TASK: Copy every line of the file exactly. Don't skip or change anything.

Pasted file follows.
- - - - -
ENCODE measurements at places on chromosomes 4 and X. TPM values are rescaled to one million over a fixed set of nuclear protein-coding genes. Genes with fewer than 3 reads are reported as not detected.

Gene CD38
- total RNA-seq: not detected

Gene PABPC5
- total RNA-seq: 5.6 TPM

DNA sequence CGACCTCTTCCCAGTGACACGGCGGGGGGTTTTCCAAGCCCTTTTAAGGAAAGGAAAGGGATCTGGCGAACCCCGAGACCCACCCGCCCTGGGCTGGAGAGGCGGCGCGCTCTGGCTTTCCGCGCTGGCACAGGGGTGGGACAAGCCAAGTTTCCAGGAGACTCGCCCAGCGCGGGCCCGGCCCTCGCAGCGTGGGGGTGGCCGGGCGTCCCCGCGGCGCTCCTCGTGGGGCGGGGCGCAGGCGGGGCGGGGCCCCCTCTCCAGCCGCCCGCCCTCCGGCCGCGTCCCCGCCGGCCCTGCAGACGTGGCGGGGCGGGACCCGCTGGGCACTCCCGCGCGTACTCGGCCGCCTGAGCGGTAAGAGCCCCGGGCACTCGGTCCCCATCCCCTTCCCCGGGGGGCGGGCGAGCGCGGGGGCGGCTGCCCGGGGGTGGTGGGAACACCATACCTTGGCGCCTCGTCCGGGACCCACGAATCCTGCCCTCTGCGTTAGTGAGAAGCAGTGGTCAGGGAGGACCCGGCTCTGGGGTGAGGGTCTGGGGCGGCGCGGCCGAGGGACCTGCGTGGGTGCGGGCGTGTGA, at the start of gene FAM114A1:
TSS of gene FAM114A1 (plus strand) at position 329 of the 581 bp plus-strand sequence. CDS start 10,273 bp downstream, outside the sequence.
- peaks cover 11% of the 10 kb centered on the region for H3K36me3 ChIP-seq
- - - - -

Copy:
ENCODE measurements at places on chromosomes 4 and X. TPM values are rescaled to one million over a fixed set of nuclear protein-coding genes. Genes with fewer than 3 reads are reported as not detected.

Gene CD38
- total RNA-seq: not detected

Gene PABPC5
- total RNA-seq: 5.6 TPM

DNA sequence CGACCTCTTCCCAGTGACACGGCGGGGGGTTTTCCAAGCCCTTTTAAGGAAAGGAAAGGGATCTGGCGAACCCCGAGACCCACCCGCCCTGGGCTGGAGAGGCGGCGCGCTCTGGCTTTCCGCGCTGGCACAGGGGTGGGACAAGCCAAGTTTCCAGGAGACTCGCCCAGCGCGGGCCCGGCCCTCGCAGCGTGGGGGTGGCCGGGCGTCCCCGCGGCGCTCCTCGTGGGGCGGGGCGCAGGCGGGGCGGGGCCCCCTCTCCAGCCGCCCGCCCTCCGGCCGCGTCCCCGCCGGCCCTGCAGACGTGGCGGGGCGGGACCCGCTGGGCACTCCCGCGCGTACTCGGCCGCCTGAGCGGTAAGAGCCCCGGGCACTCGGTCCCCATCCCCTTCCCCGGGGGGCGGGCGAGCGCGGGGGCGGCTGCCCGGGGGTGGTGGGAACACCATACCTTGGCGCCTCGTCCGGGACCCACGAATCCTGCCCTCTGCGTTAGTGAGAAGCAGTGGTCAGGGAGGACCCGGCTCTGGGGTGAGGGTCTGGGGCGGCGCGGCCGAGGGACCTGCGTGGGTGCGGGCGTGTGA, at the start of gene FAM114A1:
TSS of gene FAM114A1 (plus strand) at position 329 of the 581 bp plus-strand sequence. CDS start 10,273 bp downstream, outside the sequence.
- peaks cover 11% of the 10 kb centered on the region for H3K36me3 ChIP-seq